Tradeoffs:
    “.transfer” process can§ work on only those sites running on the server. Only Response.Redirect can do that.
    Server.Transfer maintains the original URL in the
    § browser. This can really help streamline data entry techniques, although it may make for confusion when debugging
    5. A) To reduce CLR Exceptions count, Use Response.Redirect (“.aspx”, false) instead of response.redirect (“.aspx”).

    6) Use the String builder to concatenate string
    How it affects performance:
    String is Evil when you want to append and concatenate text to your string. All the activities you do to the string are stored in the memory as separate references and it must be avoided as much as possible.
    i.e. When a string is modified, the run time will create a new string and return it, leaving the original to be garbage collected. Most of the time this is a fast and simple way to do it, but when a string is being modified repeatedly it begins to be a burden on performance: all of those allocations eventually get expensive.
    Solution:
    Use String Builder when ever string concatenation is needed so that it only stores the value in the original string and no additional reference is created.

    7) Avoid throwing exceptions
    How it affects performance:
    Exceptions are probably one of the heaviest resource hogs and causes of slowdowns you will ever see in web applications, as well as windows applications.
    Solution:
    You can use as many try/catch blocks as you want. Using exceptions gratuitously is where you lose performance. For example, you should stay away from things like using exceptions for control flow.

    8) Use Finally Method to kill resources
    The finally§ method gets executed independent of the outcome of the Block.
    Always use
    § the finally block to kill resources like closing database connection, closing files and other resources such that they get executed independent of whether the code worked in Try or went to Catch.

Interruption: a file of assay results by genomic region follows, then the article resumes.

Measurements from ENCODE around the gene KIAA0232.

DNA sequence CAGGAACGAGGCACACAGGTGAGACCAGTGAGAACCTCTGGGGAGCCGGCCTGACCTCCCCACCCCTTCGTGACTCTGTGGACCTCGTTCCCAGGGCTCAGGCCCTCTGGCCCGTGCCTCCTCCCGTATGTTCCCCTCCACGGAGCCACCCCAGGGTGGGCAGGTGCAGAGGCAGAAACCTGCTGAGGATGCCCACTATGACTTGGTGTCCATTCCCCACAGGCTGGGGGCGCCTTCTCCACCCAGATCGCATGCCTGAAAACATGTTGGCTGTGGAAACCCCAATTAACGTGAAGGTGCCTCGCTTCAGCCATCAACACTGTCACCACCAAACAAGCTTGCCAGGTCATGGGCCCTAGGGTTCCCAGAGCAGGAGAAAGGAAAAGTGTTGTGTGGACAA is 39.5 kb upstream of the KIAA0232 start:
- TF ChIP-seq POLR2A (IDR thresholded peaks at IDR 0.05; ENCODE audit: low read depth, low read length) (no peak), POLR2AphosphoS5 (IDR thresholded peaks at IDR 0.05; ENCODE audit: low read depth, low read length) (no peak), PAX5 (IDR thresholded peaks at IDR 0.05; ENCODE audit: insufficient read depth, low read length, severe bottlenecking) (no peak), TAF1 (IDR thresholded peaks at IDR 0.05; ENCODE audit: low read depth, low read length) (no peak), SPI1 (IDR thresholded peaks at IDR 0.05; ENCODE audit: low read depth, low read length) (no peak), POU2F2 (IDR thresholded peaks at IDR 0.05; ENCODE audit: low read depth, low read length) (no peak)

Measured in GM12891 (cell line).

9) Use Client Side Scripts for validations
    User Input is Evil and it must be thoroughly validated before processing to avoid overhead and possible injections to your applications.
    How It improves performance:
    Client site validation can help reduce round trips that are required to process user’s request. In ASP.NET you can also use client side controls to validate user input. However, do a check at the Server side too to avoid the infamous Javascript disabled scenarios.

    10) Avoid unnecessary round trips to the server
    How it affects performance:
    Round trips significantly affect performance. They are subject to network latency and to downstream server latency. Many data-driven Web sites heavily access the database for every user request. While connection pooling helps, the increased network traffic and processing load on the database server can adversely affect performance.
    Solution:
    Keep round trips to an absolute minimum§
    § Implement Ajax UI whenever possible. The idea is to avoid full page refresh and only update the portion of the page that needs to be changed

    11) Use Page.ISPostBack
    Make sure you don’t execute code needlessly. Use Page.ISPostBack property to ensure that you only perform page initialization logic when a page is first time loaded and not in response to client postbacks.